Let's see how consistent the Utah Legislature is. Then let's see how sensible it is.

If the Legislature is merely consistent, it will impose on the people who make Utah's laws a restraint it has advocated for the people who make the nation's laws.But if the Legislature is wise, it will resist any efforts to impose these shackles on Utah legislators and back off from its endorsement of them for federal legislators.

A few years ago, the Utah Legislature foolishly went on record favoring a constitutional amendment that would let members of Congress serve no longer than 12 years.

Now, what about a similar limit on service in the Legislature?

The question arises after voters in Oklahoma, by a 2-1 margin, approved a constitutional amendment this week to put a lifetime cap of 12 years on legislative service.

Similar amendments are on the Nov. 6 ballot in California and Colorado. Likewise, such proposals are under active consideration in Florida and New York.

If they haven't already done so, eventually someone is going to wonder if the same sort of limit might not be a good idea for the Utah Legislature, too.

Actually, it is anything but a good idea at either the state or federal level.

The main argument for limiting how long a politician may serve in Congress or a state legislature is to keep lawmakers from becoming so entrenched in office that they pay more attention to special interests than to the public.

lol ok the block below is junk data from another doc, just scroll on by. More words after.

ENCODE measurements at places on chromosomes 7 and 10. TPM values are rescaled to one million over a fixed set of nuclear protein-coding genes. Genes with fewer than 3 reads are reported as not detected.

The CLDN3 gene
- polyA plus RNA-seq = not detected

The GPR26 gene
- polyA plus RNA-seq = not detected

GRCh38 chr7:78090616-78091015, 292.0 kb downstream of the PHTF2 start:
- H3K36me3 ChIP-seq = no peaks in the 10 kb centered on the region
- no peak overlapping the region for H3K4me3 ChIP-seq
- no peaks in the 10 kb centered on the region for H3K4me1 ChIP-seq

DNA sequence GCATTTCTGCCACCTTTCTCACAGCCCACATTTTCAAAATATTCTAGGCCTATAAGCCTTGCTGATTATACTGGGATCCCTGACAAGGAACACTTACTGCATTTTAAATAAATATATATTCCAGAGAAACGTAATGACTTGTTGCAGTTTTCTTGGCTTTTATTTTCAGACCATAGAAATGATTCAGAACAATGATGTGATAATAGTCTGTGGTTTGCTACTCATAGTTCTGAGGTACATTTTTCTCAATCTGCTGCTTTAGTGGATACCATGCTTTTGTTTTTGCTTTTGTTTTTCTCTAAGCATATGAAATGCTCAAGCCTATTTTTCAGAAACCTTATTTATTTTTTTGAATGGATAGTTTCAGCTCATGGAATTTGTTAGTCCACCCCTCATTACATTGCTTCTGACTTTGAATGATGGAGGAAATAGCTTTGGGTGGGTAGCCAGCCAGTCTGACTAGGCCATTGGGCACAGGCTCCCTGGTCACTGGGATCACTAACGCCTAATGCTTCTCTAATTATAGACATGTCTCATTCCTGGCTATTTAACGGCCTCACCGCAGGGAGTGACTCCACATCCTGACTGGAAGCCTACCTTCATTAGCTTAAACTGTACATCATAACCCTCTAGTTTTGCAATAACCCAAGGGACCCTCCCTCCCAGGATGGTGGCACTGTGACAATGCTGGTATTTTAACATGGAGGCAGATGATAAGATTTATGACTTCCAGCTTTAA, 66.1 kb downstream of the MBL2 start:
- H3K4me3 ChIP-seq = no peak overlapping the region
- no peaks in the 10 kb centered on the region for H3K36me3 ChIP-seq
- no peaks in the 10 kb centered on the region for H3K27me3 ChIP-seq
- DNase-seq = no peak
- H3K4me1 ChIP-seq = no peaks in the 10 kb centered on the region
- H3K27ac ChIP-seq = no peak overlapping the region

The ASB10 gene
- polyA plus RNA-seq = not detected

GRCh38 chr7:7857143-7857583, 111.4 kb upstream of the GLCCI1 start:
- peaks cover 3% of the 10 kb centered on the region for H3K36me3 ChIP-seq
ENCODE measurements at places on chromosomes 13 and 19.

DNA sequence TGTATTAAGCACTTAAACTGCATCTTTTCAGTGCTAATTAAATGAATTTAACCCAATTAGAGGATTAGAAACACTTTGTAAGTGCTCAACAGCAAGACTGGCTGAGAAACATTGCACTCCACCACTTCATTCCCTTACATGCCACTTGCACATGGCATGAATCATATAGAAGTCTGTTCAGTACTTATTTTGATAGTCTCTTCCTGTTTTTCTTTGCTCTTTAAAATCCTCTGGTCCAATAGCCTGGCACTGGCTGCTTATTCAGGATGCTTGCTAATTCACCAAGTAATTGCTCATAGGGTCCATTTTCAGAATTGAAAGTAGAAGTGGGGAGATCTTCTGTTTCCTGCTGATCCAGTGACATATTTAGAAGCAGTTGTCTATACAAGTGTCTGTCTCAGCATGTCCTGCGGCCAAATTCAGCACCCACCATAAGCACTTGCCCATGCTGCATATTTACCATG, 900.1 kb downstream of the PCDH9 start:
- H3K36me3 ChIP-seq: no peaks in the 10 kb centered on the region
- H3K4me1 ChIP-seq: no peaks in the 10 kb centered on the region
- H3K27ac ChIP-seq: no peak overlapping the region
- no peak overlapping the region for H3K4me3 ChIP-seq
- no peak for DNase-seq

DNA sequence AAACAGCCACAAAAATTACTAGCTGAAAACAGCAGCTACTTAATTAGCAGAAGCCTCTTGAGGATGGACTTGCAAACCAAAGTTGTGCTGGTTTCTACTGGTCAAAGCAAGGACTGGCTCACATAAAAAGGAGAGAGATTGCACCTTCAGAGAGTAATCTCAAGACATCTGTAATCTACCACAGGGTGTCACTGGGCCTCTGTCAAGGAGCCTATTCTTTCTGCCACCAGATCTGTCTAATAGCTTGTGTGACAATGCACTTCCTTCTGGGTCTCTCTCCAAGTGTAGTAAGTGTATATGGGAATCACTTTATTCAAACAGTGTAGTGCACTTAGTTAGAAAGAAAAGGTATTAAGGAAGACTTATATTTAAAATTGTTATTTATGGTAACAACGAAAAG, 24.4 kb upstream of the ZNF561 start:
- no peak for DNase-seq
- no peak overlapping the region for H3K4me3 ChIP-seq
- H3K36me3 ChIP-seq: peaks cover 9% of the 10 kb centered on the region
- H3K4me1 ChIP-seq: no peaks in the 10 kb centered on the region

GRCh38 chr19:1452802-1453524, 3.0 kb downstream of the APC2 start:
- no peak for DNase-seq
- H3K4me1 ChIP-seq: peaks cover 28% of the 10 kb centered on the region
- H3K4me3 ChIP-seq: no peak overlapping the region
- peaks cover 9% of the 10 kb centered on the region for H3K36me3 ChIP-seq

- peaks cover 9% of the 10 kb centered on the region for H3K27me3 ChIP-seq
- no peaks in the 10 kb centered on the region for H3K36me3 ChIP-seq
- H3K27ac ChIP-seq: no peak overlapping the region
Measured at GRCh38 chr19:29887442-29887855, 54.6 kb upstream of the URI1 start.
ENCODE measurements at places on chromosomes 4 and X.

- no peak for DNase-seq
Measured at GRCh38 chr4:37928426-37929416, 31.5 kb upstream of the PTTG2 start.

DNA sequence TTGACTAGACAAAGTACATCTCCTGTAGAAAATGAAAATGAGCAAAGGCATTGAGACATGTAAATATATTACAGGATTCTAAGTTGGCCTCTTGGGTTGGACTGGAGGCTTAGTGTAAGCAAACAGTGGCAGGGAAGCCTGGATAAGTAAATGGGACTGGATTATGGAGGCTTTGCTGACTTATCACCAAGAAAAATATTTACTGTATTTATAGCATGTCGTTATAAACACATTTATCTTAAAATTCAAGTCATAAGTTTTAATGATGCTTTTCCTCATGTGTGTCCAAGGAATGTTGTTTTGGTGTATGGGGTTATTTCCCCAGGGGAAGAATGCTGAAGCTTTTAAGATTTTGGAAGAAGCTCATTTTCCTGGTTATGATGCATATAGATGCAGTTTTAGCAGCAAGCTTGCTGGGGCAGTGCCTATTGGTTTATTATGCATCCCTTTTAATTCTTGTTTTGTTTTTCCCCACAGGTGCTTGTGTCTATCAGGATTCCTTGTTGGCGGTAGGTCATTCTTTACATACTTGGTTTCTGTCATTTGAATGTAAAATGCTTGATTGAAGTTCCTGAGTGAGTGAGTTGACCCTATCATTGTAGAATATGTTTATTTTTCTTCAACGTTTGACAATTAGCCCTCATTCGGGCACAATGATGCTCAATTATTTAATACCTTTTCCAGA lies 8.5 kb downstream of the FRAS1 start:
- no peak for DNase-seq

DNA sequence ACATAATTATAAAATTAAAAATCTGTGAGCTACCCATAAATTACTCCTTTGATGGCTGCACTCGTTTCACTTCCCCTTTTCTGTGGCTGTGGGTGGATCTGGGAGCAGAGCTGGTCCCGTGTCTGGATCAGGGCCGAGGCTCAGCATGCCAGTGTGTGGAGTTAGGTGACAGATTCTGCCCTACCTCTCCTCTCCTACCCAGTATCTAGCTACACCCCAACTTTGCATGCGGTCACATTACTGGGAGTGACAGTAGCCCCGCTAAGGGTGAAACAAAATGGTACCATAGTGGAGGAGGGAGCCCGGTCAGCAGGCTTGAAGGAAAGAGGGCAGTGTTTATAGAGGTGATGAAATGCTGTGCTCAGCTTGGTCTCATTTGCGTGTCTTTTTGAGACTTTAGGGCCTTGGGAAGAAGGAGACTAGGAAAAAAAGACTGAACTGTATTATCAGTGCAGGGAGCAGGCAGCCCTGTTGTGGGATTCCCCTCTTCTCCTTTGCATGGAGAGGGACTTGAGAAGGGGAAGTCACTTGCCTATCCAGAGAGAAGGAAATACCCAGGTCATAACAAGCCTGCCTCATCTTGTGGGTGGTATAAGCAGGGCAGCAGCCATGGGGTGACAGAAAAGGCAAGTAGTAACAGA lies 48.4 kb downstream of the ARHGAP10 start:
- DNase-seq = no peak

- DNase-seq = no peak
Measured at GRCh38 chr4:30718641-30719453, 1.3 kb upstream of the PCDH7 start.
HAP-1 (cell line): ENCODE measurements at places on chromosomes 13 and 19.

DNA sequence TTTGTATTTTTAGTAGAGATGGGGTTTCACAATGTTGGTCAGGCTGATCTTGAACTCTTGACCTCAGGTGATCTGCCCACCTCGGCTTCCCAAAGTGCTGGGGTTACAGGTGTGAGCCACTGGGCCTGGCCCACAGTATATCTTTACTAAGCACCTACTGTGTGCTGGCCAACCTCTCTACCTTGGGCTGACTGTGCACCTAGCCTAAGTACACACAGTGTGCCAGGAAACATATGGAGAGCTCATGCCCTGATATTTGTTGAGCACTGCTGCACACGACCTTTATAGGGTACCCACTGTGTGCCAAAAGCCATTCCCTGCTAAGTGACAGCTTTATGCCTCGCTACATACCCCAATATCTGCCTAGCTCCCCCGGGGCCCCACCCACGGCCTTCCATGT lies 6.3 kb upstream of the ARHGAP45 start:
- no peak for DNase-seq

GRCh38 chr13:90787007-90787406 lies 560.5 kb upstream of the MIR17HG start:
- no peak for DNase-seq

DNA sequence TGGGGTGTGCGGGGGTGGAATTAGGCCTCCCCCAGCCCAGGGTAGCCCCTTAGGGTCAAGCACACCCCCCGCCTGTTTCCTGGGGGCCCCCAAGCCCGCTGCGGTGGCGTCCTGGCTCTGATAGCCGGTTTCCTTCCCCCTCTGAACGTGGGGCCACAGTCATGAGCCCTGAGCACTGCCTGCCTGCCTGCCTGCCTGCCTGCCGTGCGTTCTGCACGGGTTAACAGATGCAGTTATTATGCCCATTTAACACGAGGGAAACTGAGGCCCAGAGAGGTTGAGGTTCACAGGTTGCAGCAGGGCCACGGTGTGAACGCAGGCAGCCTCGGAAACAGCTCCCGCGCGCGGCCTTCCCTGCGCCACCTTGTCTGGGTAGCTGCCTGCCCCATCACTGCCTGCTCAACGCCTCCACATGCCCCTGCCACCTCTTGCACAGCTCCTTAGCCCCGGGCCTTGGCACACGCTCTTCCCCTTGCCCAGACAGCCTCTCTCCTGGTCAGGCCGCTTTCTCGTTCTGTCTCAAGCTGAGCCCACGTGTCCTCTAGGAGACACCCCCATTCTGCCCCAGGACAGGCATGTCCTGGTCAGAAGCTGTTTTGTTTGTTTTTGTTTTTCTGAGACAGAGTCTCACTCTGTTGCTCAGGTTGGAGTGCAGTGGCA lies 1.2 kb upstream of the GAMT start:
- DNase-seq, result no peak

But there's more reason for being concerned about that problem in Congress than in most state legislatures, where members often serve only a few days a year rather than full time and careers seldom last nearly as long as they do in Congress.

The trouble with an artificial limit on tenure in office is that as government at all levels gets bigger and issues become more complex, it takes longer than it once did for elected officials to become expert in various subjects.

Consequently, such limits on tenure would deprive the public of the services of many outstanding officials whose experience and wisdom have accumulated over long years in office.

Instead of rushing to climb aboard this new bandwagon, Utah and other states should at the very least wait to see how the limit on legislators' terms works out in Oklahoma. It seems likely to turn out badly.